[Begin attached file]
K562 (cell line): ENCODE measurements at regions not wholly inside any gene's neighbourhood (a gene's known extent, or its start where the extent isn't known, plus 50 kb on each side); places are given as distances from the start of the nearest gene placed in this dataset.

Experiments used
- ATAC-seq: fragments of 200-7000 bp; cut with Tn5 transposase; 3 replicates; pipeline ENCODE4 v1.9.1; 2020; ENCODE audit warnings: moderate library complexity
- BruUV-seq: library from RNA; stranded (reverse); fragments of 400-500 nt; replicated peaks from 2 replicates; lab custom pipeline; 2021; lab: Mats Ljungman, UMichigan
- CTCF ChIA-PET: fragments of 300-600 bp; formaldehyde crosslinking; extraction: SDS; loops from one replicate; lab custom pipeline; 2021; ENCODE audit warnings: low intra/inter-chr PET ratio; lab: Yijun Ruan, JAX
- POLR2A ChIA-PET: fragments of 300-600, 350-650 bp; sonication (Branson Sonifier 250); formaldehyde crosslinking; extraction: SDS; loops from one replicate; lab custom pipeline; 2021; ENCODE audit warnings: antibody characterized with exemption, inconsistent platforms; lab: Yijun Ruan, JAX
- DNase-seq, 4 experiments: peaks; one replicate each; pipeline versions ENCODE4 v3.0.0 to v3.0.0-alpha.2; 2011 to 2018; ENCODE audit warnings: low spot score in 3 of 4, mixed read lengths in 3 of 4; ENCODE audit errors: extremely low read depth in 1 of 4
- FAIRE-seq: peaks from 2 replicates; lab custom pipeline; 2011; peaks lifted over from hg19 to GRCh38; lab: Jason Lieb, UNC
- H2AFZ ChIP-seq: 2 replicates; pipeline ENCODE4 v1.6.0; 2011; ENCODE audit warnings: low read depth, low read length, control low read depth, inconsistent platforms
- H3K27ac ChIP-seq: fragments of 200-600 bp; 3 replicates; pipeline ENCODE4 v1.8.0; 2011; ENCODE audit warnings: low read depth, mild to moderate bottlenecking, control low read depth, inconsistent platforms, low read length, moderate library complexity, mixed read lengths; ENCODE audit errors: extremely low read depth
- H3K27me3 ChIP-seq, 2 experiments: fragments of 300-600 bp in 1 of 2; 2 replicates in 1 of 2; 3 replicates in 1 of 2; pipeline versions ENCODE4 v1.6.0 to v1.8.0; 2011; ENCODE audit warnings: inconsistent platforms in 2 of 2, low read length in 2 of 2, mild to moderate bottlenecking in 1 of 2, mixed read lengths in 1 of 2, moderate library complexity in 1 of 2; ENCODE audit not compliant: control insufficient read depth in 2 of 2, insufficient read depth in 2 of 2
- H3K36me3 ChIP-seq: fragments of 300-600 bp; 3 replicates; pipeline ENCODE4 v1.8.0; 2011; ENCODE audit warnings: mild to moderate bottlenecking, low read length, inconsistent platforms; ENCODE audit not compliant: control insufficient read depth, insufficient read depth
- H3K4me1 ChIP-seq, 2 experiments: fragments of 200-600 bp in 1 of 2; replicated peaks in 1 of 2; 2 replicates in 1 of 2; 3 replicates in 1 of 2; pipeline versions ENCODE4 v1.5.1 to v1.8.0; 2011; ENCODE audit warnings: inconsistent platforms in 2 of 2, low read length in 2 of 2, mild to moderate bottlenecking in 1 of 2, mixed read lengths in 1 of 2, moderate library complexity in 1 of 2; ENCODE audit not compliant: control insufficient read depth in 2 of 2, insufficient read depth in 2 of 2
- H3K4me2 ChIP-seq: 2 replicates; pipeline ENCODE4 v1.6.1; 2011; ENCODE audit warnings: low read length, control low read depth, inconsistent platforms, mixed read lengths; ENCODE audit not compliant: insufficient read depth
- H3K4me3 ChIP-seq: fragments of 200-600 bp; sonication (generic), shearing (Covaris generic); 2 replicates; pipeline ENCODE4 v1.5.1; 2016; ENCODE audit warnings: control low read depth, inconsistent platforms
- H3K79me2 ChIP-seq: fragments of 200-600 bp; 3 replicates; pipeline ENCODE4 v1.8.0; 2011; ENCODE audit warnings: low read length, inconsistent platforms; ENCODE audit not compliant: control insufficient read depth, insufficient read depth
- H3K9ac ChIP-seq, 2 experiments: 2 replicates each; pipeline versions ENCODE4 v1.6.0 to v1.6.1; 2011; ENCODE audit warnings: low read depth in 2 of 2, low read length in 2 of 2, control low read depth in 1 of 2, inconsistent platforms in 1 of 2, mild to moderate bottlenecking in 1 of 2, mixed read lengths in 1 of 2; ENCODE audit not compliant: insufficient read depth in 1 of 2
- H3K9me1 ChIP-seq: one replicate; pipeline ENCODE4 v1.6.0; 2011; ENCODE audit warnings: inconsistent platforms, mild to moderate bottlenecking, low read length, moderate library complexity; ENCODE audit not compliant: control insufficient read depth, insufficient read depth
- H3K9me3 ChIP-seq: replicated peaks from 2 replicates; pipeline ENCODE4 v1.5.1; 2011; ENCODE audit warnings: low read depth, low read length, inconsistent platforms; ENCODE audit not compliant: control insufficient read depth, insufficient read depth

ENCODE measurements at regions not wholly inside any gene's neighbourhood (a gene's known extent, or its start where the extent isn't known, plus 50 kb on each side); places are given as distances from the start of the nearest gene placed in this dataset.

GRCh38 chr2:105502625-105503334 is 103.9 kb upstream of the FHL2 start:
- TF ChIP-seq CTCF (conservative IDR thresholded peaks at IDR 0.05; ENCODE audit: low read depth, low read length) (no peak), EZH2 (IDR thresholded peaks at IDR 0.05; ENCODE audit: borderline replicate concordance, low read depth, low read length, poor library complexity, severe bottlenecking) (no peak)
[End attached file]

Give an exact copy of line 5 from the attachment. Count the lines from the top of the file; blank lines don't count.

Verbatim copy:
- CTCF ChIA-PET: fragments of 300-600 bp; formaldehyde crosslinking; extraction: SDS; loops from one replicate; lab custom pipeline; 2021; ENCODE audit warnings: low intra/inter-chr PET ratio; lab: Yijun Ruan, JAX